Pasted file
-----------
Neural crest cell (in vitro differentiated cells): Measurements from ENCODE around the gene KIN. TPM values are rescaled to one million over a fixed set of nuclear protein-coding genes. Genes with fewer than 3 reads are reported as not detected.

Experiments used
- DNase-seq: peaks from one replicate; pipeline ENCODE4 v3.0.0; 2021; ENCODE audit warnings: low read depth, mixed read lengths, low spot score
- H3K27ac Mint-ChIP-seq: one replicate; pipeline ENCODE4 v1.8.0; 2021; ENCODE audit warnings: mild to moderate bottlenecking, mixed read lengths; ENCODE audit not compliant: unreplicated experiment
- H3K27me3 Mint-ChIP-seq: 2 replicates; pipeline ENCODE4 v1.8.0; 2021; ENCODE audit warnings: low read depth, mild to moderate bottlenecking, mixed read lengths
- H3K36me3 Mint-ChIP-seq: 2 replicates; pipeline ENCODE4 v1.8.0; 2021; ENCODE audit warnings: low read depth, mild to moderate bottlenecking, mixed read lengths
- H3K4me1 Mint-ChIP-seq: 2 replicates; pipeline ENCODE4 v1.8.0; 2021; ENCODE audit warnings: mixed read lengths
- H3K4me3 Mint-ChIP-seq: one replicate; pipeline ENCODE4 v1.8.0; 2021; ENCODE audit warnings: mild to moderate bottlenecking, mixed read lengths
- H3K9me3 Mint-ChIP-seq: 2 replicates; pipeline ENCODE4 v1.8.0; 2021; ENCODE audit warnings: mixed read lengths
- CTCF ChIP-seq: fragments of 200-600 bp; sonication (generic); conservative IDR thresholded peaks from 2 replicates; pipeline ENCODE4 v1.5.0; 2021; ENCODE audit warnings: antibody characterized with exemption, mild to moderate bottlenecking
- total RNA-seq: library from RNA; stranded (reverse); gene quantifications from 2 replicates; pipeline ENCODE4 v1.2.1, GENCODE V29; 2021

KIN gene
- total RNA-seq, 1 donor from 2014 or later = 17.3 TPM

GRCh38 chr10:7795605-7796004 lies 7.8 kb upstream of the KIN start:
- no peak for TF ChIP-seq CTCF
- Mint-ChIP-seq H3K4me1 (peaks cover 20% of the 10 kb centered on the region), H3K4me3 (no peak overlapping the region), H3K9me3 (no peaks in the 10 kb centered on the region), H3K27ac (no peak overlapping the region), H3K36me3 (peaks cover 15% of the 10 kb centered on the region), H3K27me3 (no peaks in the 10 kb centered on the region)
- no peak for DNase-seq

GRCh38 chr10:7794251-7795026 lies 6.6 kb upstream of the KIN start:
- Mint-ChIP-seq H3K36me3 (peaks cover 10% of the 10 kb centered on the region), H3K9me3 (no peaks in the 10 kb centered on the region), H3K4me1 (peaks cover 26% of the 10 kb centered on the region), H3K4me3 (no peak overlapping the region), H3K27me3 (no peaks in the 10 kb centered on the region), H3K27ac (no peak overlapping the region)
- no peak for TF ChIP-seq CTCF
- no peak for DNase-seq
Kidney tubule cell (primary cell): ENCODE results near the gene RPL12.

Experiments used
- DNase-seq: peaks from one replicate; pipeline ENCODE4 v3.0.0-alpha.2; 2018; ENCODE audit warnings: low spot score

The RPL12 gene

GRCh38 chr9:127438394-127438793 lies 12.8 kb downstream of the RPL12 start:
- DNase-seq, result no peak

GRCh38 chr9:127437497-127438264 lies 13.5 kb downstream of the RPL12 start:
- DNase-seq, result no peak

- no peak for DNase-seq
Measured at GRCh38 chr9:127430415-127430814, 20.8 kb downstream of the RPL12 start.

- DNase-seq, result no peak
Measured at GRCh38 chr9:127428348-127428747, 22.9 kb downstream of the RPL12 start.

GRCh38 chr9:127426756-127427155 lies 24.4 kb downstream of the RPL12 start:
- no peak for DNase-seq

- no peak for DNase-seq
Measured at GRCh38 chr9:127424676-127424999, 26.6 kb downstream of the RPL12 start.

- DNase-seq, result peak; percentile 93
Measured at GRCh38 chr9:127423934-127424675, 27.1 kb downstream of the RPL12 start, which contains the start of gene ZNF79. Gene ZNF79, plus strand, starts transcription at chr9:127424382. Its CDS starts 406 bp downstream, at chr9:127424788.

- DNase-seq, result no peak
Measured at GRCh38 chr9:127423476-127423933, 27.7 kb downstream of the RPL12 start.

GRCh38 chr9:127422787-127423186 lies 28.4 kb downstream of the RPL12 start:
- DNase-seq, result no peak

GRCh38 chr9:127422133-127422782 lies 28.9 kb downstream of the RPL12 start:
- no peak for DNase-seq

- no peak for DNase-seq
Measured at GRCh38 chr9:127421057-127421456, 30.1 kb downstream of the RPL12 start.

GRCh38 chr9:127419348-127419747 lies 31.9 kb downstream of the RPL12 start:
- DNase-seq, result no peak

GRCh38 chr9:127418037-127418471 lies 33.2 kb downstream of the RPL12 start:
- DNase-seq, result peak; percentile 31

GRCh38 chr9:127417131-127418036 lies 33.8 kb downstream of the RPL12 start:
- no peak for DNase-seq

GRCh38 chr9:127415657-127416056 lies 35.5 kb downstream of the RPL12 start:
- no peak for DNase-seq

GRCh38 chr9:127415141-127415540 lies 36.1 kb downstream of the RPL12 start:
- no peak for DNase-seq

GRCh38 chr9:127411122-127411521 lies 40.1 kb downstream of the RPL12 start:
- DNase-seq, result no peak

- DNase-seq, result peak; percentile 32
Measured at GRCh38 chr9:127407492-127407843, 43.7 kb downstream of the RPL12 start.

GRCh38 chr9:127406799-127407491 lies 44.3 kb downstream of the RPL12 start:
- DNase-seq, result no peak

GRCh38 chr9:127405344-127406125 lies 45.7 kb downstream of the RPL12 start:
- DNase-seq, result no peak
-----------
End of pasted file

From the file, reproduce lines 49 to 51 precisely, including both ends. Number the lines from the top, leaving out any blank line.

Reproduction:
- DNase-seq, result no peak

GRCh38 chr9:127418037-127418471 lies 33.2 kb downstream of the RPL12 start:
- DNase-seq, result peak; percentile 31